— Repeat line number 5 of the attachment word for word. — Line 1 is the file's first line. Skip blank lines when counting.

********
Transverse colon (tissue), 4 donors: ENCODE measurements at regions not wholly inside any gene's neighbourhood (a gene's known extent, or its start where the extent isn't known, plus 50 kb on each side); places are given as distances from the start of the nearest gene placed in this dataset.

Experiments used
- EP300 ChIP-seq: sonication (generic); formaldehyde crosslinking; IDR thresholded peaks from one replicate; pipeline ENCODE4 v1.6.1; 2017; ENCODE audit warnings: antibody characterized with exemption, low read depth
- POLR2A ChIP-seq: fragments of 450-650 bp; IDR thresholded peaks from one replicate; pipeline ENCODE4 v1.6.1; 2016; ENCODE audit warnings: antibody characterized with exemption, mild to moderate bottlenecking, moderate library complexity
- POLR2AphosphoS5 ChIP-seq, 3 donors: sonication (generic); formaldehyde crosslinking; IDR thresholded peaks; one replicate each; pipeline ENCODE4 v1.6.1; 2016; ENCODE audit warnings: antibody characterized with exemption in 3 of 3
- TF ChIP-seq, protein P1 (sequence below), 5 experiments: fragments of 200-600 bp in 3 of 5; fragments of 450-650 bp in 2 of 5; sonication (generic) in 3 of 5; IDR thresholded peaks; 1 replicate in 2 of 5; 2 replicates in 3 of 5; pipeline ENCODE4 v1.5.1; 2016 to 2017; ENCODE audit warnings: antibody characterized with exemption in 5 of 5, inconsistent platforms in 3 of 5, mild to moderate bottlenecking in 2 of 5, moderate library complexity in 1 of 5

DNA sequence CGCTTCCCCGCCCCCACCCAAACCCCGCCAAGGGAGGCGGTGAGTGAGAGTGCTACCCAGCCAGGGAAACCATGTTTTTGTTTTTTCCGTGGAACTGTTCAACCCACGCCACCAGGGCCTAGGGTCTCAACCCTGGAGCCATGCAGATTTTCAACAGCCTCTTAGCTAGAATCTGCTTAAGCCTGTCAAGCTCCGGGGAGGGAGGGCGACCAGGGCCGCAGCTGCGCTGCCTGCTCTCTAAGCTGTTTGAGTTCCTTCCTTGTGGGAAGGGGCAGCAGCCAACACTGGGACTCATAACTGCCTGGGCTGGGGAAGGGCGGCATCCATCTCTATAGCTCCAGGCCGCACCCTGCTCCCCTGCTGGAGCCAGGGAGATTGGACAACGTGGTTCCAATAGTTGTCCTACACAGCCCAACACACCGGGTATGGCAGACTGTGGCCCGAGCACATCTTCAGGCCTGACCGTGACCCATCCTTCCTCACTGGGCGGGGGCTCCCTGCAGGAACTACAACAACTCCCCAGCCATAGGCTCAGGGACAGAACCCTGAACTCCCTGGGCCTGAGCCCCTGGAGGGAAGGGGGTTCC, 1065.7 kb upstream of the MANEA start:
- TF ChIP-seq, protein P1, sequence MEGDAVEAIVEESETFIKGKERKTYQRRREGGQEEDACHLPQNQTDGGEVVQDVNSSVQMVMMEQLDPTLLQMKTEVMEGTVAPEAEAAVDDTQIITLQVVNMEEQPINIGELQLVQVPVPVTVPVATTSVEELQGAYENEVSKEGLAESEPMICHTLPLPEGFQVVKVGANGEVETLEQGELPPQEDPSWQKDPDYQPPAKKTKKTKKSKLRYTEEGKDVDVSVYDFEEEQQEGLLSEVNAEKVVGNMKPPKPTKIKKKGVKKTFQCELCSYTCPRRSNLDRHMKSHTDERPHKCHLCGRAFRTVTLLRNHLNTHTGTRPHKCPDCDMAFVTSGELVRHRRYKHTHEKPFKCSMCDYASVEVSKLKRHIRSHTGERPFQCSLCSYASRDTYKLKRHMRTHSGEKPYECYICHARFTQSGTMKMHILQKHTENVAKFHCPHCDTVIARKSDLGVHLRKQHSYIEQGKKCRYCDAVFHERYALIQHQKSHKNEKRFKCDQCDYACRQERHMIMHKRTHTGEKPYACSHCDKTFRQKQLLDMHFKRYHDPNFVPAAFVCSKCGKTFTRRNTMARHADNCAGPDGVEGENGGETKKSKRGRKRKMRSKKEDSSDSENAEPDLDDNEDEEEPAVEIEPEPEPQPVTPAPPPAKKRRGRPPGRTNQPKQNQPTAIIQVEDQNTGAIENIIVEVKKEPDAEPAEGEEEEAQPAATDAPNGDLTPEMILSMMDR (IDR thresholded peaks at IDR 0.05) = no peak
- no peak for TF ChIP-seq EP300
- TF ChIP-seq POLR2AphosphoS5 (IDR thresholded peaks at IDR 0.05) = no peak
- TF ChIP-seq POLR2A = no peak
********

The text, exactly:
- POLR2AphosphoS5 ChIP-seq, 3 donors: sonication (generic); formaldehyde crosslinking; IDR thresholded peaks; one replicate each; pipeline ENCODE4 v1.6.1; 2016; ENCODE audit warnings: antibody characterized with exemption in 3 of 3